Now picture that posse on a road trip for a few thousand miles in the winter. Our holiday 2014 venture had the excitement of a van breakdown in the middle of Indiana (screw you and your stupid law, Murphy!!!!!!)…just a mere two days after a complete vehicle service, replaced filters, oil change, etc, etc. I always plan preemptively to avoid horrific things like, say, breaking down in the middle of Indiana, on a 1400-mile drive across half of America, with my four kids, in January.

But it happened anyway. Cruising along at 75 miles per hour (ok, probably 85 MPH) on Interstate 70, the van suddenly felt sluggish. I was about 10 miles from the designated stopping point for the evening and mouthed some silent hopes that may have passed for actual prayer. As I coasted down the exit ramp, I realized the van had almost no power. By flooring the gas, the van eventually reached about 20 miles per hour and, after verrrrryyyyyy sloooooowly creeping through town, crossing a couple of multi-lane, high-speed roads, the van limped into the parking lot of the Holiday Inn in Richmond, IN. Though Murphy had tried his best (that bastard!), we made it to the hotel parking lot, where the van collapsed completely. Small victories. 

Now imagine, if you will, the scene of a woman with four small kids (who’ve been in the van for 12 straight hours), a broken down van in need of a tow truck in central Indiana, at the tail end of a 3000-mile road trip, walking into the hotel with her posse. I know…scary, right?? And that was the experience of our family on that cold, January day, hundreds of miles from home. Add to that no cell phone service (again…screw you, Murphy and T-mobile!!! Hate you both!!!) and a whole lot of hostility as I thought about all the ways that Murphy and his freakin’ Law have screwed me over the years, and you probably have a pretty accurate image of me/us on that particular day.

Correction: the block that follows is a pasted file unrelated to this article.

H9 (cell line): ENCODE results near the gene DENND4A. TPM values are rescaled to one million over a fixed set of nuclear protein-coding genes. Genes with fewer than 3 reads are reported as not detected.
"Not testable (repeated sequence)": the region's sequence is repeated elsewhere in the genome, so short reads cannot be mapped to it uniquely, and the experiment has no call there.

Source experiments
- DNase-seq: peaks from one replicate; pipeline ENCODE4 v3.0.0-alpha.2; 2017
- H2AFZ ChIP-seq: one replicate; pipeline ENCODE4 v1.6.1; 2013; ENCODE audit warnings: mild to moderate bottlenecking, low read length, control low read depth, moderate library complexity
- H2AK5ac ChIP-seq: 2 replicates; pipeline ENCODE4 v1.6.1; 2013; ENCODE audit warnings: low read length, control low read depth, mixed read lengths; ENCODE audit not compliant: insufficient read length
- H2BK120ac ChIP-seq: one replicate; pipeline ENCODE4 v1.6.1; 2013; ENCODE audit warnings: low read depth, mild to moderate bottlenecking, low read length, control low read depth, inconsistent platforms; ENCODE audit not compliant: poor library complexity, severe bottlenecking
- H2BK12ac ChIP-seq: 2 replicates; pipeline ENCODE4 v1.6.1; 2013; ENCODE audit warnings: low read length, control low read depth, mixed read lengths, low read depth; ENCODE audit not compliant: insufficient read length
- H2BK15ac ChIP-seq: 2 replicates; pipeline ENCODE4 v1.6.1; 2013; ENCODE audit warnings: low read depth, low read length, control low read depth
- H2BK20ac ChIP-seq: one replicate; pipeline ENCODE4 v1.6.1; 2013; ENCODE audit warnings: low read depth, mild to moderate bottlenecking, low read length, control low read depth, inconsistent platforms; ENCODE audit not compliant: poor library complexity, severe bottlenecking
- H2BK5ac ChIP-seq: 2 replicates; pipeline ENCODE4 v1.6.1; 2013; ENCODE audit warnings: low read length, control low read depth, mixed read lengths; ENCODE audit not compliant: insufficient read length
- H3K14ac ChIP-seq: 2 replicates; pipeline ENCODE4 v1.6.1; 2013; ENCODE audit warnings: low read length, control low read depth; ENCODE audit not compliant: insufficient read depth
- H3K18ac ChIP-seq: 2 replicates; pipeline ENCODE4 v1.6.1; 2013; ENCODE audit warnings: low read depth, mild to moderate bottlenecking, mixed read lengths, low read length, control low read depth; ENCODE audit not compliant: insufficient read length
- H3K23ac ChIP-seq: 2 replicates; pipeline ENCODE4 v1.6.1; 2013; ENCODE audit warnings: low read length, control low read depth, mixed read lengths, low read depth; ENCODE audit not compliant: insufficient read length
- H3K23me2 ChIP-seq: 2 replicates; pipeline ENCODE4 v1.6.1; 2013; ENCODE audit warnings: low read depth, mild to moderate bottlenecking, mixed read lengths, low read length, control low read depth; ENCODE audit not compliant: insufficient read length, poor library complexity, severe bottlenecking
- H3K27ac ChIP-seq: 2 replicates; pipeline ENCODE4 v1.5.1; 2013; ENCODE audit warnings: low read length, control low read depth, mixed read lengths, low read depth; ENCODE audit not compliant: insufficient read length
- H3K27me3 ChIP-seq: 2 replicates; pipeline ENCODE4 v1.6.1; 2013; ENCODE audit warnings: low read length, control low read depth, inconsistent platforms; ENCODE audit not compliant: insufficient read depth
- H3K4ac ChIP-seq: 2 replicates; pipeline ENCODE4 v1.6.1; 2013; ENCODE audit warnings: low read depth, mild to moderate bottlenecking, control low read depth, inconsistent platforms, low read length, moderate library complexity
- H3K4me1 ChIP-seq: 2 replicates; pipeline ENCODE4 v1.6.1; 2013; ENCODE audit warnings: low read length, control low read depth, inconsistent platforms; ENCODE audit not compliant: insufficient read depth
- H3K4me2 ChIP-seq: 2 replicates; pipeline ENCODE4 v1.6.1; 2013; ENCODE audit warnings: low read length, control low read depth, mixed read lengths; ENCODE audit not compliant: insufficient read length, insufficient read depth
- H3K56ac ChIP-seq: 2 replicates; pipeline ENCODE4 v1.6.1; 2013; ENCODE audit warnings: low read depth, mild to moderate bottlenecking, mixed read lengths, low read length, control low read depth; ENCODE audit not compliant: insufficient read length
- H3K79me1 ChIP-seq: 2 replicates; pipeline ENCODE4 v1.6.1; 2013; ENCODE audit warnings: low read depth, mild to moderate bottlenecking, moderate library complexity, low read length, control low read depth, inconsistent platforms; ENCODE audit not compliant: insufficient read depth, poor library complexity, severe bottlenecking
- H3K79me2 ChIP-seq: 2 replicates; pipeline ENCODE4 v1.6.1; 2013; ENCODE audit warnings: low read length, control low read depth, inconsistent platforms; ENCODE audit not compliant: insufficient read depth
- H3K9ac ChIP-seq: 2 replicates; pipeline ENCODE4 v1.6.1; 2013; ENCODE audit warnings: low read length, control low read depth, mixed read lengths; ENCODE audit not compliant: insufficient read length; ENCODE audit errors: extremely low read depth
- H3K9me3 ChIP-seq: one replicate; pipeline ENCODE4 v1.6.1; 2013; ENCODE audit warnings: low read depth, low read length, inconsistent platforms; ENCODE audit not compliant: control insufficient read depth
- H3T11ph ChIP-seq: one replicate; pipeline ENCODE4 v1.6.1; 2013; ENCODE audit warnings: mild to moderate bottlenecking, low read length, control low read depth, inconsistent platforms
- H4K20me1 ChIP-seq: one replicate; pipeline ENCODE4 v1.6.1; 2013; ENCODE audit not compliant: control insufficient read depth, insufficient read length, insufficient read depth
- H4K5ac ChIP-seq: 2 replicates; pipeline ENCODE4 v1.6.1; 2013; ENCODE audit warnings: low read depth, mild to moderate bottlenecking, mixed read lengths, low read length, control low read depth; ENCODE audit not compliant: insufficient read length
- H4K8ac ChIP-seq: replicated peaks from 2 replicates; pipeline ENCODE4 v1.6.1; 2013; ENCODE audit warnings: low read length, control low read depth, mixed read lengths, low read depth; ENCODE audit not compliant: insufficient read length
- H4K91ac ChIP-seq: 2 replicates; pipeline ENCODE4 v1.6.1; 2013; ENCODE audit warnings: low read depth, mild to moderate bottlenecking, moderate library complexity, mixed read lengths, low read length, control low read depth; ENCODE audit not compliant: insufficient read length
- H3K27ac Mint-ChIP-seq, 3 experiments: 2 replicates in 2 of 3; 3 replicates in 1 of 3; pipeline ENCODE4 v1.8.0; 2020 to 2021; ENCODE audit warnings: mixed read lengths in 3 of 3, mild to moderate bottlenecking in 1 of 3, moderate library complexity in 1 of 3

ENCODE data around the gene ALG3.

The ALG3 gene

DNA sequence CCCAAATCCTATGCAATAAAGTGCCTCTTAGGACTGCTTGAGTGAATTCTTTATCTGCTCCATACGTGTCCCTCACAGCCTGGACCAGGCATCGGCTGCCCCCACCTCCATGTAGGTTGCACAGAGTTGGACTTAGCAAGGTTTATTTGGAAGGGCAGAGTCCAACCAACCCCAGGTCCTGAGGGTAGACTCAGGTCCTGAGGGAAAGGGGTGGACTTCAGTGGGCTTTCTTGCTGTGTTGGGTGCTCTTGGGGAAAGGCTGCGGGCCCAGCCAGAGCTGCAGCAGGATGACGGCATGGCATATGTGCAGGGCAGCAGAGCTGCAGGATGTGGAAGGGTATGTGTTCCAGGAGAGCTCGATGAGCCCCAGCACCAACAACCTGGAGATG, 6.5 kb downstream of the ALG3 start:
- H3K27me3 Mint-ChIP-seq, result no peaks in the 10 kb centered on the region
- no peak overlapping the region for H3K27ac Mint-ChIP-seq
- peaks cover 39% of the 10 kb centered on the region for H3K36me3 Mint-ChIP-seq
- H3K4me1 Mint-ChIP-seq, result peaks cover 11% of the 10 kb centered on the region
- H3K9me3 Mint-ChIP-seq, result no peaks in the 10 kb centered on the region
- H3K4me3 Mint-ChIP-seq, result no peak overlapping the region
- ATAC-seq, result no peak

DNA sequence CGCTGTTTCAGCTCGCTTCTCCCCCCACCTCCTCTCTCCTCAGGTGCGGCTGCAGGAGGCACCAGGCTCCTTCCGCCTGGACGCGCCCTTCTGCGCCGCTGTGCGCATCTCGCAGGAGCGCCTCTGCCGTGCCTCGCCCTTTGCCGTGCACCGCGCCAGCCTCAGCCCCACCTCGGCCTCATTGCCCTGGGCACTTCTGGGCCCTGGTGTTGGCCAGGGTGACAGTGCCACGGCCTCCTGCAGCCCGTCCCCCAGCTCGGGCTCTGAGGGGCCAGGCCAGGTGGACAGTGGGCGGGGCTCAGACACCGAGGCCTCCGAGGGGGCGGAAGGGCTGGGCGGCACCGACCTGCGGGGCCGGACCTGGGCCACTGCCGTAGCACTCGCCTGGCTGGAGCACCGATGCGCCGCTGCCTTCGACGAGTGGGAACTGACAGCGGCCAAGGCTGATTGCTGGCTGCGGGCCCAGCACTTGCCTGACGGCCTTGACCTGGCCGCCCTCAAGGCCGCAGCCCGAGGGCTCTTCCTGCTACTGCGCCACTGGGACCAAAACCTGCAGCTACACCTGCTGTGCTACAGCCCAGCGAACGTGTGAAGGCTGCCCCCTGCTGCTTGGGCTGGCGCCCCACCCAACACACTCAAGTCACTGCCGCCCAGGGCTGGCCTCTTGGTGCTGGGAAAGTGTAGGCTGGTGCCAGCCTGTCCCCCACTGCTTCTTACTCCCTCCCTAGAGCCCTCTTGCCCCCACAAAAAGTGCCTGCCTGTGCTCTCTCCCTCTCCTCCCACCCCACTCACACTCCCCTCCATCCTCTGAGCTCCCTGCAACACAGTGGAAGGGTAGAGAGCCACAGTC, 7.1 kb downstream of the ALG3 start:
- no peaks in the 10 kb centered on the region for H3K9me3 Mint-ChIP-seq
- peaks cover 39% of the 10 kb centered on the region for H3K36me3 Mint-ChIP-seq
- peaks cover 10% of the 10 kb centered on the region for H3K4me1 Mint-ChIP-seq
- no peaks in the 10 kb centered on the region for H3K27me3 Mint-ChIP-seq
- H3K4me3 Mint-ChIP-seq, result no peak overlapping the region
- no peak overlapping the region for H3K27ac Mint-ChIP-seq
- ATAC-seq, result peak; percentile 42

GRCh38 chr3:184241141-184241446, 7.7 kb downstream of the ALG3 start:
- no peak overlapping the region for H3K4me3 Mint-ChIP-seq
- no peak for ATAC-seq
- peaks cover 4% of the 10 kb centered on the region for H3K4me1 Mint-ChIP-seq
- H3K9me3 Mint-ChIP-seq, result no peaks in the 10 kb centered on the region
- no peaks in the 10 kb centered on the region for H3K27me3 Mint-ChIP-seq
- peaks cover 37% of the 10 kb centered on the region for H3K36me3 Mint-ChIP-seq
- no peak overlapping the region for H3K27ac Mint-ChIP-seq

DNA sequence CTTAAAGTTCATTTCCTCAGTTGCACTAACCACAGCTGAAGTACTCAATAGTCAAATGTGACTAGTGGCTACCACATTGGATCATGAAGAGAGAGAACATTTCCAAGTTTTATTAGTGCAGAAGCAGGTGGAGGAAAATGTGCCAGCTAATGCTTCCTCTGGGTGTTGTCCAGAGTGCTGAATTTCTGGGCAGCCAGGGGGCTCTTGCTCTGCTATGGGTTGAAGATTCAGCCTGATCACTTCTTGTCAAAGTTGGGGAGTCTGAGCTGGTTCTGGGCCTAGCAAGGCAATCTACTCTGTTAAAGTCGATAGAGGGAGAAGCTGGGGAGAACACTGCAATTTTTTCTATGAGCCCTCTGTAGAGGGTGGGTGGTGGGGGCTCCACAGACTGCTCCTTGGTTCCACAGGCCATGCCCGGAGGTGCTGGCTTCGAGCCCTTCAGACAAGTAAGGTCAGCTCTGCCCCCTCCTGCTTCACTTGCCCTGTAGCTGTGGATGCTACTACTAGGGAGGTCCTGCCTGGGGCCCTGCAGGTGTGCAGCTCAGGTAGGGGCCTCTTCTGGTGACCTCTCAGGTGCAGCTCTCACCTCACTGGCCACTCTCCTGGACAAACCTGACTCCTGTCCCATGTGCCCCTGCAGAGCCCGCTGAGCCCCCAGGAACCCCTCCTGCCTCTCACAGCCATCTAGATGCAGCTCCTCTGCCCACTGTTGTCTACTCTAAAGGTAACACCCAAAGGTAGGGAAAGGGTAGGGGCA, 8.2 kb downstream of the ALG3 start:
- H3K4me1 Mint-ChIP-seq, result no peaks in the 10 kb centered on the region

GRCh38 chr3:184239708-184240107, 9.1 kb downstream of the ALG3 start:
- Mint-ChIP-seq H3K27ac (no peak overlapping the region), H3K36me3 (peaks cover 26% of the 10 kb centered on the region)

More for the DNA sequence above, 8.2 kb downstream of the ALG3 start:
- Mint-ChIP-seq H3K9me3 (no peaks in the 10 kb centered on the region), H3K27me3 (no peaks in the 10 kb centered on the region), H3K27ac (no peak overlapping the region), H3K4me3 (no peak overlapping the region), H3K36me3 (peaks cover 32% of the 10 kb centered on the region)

In the end (I can say after months of getting over it), the fiasco went as well as or better than one can imagine. The staff at the hotel was wonderful and beyond helpful, the Honda dealership squeezed me in and did everything in their power to not prolong my misery. We got back on the road the very next morning, and almost made it home before the blizzard struck (that I was supposed to miss, had I gotten started at the correct time) in the last 60 miles of the journey home (HEY, MURPHY!….HATE!!!!!! YOU!!!!).